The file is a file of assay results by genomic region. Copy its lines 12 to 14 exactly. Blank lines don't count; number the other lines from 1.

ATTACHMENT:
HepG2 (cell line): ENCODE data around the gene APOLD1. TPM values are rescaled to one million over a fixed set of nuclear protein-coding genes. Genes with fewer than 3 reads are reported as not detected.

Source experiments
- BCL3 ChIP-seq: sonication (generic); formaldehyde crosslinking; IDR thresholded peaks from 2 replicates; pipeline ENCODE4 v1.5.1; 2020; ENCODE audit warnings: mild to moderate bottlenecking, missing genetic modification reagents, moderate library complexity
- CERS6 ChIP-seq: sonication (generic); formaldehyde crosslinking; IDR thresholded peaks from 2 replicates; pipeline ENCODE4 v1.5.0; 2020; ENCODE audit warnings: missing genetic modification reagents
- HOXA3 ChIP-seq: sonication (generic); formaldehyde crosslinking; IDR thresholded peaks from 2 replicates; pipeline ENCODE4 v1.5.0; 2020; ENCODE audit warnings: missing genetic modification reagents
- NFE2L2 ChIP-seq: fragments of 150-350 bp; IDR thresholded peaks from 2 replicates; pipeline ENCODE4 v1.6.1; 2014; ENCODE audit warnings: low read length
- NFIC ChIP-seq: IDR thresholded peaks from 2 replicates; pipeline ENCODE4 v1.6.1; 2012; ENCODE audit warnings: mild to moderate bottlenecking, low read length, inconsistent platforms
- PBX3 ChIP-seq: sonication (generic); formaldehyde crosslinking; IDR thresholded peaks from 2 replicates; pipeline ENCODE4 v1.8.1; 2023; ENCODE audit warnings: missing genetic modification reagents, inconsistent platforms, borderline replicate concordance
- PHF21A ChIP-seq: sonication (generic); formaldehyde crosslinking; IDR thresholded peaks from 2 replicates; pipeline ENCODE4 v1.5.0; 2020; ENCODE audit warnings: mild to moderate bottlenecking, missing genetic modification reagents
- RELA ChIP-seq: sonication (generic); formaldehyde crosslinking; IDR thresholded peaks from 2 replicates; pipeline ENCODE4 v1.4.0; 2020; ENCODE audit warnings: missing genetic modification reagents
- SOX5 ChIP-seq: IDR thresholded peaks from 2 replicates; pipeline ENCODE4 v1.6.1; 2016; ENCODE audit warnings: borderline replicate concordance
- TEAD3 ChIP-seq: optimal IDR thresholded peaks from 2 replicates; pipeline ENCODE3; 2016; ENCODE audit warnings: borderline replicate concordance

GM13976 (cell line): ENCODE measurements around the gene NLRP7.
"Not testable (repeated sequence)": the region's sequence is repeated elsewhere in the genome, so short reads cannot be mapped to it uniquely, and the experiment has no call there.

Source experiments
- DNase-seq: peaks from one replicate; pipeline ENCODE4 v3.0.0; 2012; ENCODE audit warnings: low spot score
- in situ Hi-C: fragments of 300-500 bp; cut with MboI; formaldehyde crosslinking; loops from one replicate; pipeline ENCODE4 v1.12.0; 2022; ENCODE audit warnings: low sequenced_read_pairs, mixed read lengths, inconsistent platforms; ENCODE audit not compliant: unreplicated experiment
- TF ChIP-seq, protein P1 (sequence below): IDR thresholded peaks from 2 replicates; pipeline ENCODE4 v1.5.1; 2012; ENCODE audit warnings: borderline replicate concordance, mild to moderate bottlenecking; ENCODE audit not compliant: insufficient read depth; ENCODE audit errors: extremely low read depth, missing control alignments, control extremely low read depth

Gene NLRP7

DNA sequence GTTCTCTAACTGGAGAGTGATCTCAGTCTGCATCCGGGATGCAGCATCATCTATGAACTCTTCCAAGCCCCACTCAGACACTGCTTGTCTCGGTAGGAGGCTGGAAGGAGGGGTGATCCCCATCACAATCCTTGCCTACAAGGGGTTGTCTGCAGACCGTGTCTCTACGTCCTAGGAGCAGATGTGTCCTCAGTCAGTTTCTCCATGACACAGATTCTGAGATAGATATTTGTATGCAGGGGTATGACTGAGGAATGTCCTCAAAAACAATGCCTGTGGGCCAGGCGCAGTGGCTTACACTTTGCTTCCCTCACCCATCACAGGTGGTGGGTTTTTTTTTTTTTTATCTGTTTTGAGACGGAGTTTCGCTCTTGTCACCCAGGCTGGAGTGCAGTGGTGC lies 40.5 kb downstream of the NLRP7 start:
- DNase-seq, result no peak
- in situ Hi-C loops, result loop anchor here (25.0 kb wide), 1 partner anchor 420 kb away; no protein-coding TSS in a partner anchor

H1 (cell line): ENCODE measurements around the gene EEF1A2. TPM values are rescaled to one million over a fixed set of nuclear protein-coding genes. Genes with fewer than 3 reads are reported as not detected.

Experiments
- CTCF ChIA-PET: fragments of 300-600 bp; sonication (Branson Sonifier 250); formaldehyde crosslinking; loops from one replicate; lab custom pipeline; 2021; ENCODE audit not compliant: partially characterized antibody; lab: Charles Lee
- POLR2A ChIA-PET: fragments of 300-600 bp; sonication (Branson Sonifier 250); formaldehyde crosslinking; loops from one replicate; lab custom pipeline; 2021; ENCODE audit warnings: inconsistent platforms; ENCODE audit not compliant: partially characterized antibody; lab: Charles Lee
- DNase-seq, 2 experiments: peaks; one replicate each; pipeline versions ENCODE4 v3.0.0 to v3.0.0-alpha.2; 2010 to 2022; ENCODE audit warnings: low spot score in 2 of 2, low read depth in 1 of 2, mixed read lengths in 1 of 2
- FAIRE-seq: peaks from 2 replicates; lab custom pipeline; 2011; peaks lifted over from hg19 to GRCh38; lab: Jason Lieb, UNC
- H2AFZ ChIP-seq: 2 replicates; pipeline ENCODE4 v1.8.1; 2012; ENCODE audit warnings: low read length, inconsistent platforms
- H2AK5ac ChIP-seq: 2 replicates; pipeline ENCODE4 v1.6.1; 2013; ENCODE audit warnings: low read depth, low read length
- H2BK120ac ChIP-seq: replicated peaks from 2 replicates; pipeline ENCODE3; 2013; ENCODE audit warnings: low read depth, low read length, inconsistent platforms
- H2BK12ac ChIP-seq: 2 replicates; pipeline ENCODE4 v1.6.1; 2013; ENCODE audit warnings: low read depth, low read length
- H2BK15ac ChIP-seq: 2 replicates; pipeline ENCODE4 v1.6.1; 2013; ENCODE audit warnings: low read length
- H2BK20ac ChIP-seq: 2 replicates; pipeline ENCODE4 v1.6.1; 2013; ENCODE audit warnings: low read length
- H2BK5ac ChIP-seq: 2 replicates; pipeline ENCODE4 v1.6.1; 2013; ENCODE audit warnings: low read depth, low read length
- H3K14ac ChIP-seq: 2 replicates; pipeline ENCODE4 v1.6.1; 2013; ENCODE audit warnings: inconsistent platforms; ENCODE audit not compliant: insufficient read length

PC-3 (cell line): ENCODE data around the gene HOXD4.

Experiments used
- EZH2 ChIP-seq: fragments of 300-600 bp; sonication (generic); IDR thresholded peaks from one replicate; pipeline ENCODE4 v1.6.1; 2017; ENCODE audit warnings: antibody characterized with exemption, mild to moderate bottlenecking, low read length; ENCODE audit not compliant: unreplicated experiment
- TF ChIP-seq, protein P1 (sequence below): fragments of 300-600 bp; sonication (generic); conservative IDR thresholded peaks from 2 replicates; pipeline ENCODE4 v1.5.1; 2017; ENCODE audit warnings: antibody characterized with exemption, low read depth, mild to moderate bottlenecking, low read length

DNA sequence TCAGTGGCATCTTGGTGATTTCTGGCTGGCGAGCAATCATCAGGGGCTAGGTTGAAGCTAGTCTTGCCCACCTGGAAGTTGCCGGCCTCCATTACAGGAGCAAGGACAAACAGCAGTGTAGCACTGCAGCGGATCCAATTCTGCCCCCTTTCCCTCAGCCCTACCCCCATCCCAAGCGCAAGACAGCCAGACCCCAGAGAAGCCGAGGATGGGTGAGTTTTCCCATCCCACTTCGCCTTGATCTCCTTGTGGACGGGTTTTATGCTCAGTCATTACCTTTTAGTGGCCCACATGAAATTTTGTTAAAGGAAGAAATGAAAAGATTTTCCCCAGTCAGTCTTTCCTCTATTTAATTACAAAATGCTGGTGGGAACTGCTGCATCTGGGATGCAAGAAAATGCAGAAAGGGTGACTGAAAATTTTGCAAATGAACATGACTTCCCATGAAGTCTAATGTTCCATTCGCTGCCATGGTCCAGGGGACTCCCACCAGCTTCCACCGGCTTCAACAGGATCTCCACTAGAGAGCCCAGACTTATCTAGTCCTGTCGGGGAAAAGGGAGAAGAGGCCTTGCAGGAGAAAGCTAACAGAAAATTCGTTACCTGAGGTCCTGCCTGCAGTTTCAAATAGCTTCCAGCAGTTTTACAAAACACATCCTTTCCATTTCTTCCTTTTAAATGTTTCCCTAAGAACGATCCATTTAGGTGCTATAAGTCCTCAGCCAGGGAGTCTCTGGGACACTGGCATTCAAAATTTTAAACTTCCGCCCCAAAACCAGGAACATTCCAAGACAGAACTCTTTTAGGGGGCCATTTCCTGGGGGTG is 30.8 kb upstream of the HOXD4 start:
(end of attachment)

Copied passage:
- TEAD3 ChIP-seq: optimal IDR thresholded peaks from 2 replicates; pipeline ENCODE3; 2016; ENCODE audit warnings: borderline replicate concordance

GM13976 (cell line): ENCODE measurements around the gene NLRP7.
"Not testable (repeated sequence)": the region's sequence is repeated elsewhere in the genome, so short reads cannot be mapped to it uniquely, and the experiment has no call there.